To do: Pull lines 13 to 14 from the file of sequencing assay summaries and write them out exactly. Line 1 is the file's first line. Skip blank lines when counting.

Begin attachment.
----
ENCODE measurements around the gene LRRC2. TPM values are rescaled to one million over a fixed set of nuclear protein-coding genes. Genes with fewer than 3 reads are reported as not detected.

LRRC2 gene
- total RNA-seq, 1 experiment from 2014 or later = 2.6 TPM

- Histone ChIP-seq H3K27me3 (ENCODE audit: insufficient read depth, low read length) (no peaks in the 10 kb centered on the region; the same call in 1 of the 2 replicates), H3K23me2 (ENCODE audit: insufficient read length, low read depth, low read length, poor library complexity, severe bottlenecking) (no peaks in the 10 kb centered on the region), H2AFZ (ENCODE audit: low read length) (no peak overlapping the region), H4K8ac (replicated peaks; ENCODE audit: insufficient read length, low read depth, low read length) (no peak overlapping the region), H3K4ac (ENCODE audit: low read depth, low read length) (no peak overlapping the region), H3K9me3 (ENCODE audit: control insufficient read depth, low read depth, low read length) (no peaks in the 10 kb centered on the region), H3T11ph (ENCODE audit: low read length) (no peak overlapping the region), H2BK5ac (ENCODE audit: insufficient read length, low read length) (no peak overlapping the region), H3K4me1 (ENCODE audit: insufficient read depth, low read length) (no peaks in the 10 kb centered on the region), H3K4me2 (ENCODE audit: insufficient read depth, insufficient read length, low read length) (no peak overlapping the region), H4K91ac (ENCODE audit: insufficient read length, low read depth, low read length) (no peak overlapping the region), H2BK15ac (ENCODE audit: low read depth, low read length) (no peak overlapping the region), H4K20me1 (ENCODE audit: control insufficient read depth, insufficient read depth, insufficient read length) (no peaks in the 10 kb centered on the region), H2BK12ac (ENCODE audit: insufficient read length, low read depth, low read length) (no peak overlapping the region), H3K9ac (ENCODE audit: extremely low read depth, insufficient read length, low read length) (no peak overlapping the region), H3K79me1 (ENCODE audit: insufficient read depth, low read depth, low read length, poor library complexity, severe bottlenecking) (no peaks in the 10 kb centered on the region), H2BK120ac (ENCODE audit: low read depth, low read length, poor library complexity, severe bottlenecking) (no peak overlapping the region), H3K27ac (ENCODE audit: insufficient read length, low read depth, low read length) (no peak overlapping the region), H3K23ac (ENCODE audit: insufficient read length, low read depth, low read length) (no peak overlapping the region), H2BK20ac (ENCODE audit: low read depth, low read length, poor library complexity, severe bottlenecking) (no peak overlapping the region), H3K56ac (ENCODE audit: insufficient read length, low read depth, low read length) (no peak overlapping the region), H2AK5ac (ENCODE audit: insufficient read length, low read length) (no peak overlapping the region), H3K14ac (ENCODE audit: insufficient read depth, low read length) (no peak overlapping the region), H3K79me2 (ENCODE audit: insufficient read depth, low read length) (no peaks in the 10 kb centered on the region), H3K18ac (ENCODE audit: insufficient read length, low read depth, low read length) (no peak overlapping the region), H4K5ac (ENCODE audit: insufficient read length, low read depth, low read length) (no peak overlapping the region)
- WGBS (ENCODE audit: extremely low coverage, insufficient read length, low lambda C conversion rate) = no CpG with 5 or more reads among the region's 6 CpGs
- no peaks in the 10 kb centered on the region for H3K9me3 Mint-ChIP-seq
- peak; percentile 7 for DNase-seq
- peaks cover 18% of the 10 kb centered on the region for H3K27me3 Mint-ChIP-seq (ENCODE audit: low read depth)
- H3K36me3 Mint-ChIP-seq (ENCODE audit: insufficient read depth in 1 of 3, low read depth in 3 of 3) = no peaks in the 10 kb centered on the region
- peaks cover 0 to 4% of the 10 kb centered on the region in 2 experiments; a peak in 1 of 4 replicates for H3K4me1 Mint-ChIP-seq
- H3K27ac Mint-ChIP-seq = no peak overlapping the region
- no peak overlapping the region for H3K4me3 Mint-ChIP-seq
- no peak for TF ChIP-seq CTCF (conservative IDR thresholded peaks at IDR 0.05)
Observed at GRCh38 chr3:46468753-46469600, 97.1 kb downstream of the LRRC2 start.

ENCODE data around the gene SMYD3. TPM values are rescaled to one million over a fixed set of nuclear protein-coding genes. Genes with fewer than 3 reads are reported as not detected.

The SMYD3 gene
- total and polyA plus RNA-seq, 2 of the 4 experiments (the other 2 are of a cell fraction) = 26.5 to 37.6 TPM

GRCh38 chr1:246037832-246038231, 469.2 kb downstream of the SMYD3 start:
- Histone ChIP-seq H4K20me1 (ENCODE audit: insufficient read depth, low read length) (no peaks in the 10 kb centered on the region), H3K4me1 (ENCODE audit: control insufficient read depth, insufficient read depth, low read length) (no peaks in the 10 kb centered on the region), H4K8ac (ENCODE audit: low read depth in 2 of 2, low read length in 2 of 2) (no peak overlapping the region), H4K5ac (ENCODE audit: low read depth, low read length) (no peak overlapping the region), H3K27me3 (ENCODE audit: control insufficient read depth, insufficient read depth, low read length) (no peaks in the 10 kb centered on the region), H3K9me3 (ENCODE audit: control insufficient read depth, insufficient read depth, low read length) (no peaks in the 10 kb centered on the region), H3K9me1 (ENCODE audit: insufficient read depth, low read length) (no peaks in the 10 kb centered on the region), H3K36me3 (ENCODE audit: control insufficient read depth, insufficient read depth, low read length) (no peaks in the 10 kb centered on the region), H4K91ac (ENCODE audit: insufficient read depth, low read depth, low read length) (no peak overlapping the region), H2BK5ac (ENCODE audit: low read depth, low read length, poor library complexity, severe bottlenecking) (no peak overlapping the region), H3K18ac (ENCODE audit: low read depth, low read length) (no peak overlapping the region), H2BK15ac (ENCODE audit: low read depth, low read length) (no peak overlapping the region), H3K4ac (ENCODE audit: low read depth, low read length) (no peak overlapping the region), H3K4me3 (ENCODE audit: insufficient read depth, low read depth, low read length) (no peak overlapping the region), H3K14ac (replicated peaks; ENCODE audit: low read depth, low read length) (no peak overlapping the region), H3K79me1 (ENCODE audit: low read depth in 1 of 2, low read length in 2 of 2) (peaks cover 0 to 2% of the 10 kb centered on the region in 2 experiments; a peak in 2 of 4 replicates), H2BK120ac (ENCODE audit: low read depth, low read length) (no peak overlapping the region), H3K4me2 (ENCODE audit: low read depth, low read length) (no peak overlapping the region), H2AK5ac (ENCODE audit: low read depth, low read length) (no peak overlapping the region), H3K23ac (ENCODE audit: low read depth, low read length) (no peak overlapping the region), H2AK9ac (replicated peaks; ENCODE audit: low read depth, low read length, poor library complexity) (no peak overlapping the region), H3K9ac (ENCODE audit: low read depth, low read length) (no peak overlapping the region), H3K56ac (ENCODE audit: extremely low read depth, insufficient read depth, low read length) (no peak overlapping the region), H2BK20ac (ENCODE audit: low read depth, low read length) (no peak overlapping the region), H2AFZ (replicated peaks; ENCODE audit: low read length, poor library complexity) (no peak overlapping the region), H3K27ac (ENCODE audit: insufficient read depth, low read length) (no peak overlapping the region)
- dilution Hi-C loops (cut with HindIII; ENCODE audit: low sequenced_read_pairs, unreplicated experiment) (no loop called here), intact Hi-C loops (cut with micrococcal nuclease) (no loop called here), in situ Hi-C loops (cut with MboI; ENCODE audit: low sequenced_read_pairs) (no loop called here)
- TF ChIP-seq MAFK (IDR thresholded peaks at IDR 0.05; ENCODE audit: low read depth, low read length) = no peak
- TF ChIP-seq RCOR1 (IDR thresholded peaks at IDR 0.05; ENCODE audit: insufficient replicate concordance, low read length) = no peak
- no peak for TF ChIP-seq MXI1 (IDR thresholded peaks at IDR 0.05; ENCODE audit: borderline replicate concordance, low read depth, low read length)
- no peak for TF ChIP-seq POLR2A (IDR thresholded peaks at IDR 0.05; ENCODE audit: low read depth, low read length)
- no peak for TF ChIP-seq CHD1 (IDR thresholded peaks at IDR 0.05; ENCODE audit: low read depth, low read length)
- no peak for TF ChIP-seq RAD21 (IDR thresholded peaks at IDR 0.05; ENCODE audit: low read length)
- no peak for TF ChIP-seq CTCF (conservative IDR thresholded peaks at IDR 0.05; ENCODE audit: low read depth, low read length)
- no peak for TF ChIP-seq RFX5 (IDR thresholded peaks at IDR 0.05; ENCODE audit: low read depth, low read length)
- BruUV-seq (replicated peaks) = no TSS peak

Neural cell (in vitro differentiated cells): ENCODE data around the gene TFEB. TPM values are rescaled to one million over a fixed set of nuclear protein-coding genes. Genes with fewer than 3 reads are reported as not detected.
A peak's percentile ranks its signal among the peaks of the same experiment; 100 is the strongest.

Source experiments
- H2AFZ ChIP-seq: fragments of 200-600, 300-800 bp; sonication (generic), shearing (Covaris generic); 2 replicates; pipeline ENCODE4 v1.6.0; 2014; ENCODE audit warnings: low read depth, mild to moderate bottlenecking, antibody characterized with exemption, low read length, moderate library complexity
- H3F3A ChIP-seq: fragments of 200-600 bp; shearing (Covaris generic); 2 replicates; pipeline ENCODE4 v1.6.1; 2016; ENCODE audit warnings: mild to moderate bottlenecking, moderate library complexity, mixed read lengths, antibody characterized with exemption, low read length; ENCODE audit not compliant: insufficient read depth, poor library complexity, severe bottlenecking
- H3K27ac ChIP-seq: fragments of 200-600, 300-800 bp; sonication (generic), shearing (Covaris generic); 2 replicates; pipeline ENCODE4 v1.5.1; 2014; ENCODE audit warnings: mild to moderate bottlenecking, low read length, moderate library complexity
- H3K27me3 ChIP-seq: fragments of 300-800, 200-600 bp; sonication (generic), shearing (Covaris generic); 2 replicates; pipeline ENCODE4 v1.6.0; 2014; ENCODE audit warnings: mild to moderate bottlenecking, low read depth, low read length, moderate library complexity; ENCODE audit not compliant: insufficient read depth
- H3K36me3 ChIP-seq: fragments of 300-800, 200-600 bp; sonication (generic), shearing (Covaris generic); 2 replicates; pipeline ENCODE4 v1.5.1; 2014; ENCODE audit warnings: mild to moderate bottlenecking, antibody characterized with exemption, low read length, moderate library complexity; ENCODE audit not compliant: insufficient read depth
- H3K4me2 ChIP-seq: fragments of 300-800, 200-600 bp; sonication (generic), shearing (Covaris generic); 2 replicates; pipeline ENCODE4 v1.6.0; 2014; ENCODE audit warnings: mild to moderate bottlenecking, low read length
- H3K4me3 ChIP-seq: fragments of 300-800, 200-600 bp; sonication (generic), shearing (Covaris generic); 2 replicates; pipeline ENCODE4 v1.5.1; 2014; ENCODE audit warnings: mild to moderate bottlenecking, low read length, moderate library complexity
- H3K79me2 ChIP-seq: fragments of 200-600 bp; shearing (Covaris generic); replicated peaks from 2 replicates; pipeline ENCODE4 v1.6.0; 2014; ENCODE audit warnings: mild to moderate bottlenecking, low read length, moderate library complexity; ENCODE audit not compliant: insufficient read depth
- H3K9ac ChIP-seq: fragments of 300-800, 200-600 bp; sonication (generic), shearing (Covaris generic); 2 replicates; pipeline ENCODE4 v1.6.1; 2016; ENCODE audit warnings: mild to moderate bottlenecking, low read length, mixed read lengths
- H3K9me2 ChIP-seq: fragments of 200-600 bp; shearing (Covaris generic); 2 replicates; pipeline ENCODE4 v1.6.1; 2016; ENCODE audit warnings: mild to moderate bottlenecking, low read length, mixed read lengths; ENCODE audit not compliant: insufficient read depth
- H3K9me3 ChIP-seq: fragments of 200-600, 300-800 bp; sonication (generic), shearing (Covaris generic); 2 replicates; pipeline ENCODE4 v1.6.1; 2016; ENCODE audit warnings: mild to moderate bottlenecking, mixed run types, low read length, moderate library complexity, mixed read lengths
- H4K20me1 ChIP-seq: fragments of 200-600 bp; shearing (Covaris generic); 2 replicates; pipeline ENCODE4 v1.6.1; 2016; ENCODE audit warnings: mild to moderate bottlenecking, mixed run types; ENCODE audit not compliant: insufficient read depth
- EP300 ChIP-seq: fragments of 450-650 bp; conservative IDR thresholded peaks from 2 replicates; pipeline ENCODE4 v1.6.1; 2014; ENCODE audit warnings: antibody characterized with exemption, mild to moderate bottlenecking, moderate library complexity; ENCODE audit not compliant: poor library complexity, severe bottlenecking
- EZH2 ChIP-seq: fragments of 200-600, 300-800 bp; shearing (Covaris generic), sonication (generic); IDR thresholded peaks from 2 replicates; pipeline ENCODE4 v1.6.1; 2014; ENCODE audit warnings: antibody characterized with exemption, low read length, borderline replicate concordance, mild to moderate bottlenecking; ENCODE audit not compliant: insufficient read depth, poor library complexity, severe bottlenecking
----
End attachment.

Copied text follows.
- no peak for TF ChIP-seq CTCF (conservative IDR thresholded peaks at IDR 0.05)
Observed at GRCh38 chr3:46468753-46469600, 97.1 kb downstream of the LRRC2 start.